Small Medium Enterprises (SMEs) are a fundamental part of Singapore’s growing business economy. And with Singapore’s business sector moving upwards, many small and medium firms have an optimistic outlook on where the business sector is headed in the next few months.
“The positive mood is reflected in a new survey that showed business sentiment for the next six months has risen across the board, lifting an index on business outlook from 50.6 to 51.2. A score above 50 indicates expectation of growth, while one below 50 signals possible contraction.” Says a straits times report.
But despite the optimistic outlook, small firms and service providers still face the same old problems and challenges in expanding their business, especially when it comes to financial-related issues. These challenges make it hard for small firms to grow, find new opportunities, generate more value and create jobs for the community.
Cashflow Management Still A Major Challenge For SMEs
In Singapore, firms with less than 200 employees are considered part of the SME bracket. And with a major chunk of the business market classified as SMEs, it’s vital to see the challenges many firms face when it comes to their financial health.
One of the major problems SMEs face in Singapore is keeping their cashflow healthy, with many SMEs struggling with payment delays.
“The SME Development Survey by DP Info in November found about 35 per cent of SMEs saying they had finance-related issues… And among these 35 per cent, the proportion experiencing delays in payments from customers skyrocketed from 14 per cent in 2016 to 81 per cent last year.” Reports the straits times.
SMEs remain on the edge when it comes to properly managing their working capital, especially when there is delays in payment. This makes any expansion plan or future growth hard to predict and hurt firms’ day-to-day operations as they try to meet client demands.
Why Supply Chain Financing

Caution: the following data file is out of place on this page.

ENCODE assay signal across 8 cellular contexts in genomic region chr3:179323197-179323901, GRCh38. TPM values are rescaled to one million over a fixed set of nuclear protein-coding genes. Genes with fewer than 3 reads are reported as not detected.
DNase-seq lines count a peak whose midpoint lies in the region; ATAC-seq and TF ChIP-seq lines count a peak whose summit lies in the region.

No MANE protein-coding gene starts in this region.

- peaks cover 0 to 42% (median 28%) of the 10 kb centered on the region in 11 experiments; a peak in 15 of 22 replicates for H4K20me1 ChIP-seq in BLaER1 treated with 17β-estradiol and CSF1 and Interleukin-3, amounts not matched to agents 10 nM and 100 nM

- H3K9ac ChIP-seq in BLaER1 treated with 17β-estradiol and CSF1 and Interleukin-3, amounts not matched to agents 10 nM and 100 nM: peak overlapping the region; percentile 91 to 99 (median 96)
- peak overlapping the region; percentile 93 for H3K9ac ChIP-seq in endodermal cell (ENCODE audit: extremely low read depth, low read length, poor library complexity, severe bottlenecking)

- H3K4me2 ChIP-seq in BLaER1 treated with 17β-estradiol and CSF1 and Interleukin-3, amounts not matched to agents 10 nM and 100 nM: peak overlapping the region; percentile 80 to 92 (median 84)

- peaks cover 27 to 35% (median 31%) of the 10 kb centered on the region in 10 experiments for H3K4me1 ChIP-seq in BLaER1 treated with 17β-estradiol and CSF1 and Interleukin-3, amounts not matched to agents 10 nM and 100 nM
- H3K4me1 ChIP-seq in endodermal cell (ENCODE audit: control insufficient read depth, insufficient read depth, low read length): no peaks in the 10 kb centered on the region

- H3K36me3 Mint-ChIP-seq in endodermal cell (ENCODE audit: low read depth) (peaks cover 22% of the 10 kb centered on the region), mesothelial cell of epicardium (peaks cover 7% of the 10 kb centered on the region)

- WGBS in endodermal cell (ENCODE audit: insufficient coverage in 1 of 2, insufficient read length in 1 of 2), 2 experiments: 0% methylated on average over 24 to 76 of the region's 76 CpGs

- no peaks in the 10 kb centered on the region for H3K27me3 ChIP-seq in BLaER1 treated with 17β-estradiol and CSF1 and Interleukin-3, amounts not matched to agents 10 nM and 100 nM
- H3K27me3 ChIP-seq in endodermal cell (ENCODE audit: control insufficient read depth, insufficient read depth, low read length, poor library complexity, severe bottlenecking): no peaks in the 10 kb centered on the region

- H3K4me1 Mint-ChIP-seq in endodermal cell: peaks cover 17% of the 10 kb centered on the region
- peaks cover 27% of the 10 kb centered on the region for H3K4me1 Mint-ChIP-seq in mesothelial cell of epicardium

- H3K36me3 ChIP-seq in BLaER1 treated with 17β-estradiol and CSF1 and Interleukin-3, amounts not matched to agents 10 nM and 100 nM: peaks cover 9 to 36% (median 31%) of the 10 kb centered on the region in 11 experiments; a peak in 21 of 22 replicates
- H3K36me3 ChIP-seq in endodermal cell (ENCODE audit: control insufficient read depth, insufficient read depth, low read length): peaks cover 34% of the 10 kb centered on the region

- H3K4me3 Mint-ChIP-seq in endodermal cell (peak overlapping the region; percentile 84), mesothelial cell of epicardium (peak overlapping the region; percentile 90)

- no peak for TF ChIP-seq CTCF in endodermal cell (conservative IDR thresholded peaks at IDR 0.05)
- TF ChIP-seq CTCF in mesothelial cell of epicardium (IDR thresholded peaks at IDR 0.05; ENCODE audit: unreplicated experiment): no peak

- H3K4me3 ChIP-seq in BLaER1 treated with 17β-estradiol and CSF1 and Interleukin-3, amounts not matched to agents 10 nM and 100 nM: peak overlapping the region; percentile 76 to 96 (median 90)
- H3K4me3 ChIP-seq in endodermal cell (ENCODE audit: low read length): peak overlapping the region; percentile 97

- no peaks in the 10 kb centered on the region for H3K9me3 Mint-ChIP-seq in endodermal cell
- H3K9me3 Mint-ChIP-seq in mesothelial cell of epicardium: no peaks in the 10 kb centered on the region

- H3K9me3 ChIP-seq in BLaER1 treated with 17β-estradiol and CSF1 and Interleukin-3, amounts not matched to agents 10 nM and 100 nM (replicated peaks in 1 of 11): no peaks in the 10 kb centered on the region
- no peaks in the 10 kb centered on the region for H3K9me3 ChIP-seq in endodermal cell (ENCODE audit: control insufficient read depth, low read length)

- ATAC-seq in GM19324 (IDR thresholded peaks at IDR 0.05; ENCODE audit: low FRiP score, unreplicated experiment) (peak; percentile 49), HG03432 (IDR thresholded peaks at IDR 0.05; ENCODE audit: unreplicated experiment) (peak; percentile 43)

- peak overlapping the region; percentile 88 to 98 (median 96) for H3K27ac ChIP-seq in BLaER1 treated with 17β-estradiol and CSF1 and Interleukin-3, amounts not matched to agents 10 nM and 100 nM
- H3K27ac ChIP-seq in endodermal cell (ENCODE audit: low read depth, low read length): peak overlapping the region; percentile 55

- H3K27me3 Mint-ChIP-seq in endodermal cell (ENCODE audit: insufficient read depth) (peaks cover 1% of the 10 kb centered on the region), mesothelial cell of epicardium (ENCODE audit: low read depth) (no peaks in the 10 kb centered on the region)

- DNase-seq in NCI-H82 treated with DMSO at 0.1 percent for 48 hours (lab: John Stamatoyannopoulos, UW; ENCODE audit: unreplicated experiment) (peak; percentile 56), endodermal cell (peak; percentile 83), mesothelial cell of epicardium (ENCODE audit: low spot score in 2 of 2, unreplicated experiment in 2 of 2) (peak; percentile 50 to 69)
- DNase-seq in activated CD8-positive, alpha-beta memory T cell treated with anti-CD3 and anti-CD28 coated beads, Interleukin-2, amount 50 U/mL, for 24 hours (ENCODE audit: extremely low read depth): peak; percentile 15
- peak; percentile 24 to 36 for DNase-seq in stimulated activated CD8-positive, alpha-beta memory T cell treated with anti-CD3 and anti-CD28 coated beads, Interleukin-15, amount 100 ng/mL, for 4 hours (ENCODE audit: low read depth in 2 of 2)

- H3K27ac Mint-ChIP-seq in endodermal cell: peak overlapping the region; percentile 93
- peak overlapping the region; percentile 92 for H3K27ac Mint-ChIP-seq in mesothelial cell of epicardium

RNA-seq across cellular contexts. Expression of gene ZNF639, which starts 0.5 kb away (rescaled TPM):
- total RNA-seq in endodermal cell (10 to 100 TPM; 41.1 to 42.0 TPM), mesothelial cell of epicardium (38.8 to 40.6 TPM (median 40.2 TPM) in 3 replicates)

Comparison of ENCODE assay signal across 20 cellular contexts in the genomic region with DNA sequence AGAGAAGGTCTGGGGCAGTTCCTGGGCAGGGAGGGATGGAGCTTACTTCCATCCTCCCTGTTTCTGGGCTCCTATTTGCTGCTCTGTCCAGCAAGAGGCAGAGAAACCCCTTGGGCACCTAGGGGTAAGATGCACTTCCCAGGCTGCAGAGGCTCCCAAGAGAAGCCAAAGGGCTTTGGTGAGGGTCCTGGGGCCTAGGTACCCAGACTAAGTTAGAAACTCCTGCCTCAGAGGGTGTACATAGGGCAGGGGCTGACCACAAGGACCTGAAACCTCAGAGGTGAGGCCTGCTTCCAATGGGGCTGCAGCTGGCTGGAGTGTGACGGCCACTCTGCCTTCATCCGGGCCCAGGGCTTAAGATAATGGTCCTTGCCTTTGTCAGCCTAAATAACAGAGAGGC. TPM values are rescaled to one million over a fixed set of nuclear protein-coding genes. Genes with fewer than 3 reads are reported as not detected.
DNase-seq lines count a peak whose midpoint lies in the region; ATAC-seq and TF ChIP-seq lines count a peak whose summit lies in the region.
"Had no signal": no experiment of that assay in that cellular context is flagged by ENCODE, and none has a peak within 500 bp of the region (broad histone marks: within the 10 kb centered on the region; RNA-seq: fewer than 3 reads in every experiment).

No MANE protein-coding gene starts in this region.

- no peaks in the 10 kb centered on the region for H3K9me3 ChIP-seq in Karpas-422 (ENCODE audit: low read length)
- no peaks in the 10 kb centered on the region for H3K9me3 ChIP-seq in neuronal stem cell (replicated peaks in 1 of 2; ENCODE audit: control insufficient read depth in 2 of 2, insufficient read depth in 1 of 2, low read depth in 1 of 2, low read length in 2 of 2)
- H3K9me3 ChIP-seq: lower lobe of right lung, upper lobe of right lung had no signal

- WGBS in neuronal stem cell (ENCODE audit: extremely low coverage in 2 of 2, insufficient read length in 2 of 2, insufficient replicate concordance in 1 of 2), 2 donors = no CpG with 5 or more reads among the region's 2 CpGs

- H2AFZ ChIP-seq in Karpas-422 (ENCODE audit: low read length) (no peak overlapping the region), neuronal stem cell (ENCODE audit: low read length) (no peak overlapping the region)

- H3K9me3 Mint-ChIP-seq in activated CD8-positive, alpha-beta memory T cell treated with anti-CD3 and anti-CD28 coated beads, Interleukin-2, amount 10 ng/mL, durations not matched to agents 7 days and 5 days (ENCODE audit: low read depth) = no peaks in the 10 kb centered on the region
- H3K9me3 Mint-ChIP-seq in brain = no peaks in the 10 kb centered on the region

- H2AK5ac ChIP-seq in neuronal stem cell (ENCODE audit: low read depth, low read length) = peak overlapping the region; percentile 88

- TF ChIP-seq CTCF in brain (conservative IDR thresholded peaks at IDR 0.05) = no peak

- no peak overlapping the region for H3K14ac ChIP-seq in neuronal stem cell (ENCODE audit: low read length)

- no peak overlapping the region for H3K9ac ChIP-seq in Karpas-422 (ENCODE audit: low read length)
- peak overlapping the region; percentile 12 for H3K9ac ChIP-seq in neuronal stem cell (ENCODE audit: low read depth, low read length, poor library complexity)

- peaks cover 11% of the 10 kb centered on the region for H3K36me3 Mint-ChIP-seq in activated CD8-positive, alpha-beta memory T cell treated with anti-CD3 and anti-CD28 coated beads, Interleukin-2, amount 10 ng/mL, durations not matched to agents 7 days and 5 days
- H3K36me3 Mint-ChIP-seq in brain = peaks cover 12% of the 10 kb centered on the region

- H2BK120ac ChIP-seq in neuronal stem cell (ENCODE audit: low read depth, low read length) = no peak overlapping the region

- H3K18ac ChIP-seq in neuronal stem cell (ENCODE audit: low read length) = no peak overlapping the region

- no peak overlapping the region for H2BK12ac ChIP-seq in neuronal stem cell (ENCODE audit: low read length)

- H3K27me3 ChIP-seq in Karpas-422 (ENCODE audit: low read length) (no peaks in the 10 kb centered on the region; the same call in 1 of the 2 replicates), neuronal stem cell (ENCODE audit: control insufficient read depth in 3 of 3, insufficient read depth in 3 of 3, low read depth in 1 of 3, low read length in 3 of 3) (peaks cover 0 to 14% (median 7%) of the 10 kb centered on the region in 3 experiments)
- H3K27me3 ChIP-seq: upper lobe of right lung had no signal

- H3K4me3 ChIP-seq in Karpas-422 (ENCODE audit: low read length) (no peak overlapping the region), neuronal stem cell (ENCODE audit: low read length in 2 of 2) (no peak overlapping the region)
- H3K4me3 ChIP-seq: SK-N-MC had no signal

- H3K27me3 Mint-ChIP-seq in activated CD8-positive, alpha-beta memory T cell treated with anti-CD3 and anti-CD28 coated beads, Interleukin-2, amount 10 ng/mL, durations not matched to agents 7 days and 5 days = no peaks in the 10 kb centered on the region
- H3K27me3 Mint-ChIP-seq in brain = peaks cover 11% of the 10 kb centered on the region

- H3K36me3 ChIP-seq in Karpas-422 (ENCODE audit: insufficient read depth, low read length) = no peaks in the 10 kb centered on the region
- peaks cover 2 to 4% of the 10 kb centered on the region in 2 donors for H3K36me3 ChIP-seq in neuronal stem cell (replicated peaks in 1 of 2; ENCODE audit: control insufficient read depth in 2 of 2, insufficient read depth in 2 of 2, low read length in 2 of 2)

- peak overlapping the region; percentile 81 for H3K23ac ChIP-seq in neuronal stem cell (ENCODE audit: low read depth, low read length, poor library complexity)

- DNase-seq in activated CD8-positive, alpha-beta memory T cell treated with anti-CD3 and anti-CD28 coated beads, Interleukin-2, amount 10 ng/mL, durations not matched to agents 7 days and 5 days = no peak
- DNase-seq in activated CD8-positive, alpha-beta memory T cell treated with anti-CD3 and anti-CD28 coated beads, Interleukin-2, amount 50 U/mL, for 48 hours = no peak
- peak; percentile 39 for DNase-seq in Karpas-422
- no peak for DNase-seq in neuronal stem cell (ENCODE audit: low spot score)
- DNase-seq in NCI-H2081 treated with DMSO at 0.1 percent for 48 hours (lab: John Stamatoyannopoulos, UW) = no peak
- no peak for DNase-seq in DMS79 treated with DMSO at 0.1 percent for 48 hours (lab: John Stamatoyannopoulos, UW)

Delayed payments can cause a very strained buyer-supplier relationship between SMEs as one tries to remain in business while waiting for payment, and the other struggle to accumulate enough cash to pay their suppliers.
But unlike other forms of financial technology solutions, Supply Chain Financing offers a win-win solution for SME suppliers and buyers without straining their working relationship.
According to the “Supply Chain Finance Fundamentals” report by PrimeReview:
“The health of a global supply chain isn’t just measured by revenue and profit. A more relevant indicator is how efficiently capital flows between buyers and suppliers. Slow moving capital, much like slow moving inventory, creates unnecessary costs and inefficiencies in a supply chain.”
Supply Chain Financing addresses cash flow problems by increasing working capital while reducing supply chain risks, allowing businesses to extend supplier payment terms and giving suppliers the option get paid early through third-party financers. This eases up working capital for both buyer and supplier, giving buyers more time to accumulate cash to pay their invoice without worrying their suppliers with delayed payments.
Implementing An SCF Program Now is a game-changer
As Singapore’s business sector continues to climb, now is the time SMEs must take advantage of the upward trend and find ways to expand both locally and internationally. But with cashflow constraints weighing down SMEs, any kind of expansion is close to impossible.
Early implementation of a Supply Chain Financing (SCF) program can free up blocked cashflow and give SMEs enough breathing room to implement an expansion plan for their business. This will give SMEs the opportunity to compete in the international market, generate value, and provide jobs for the community.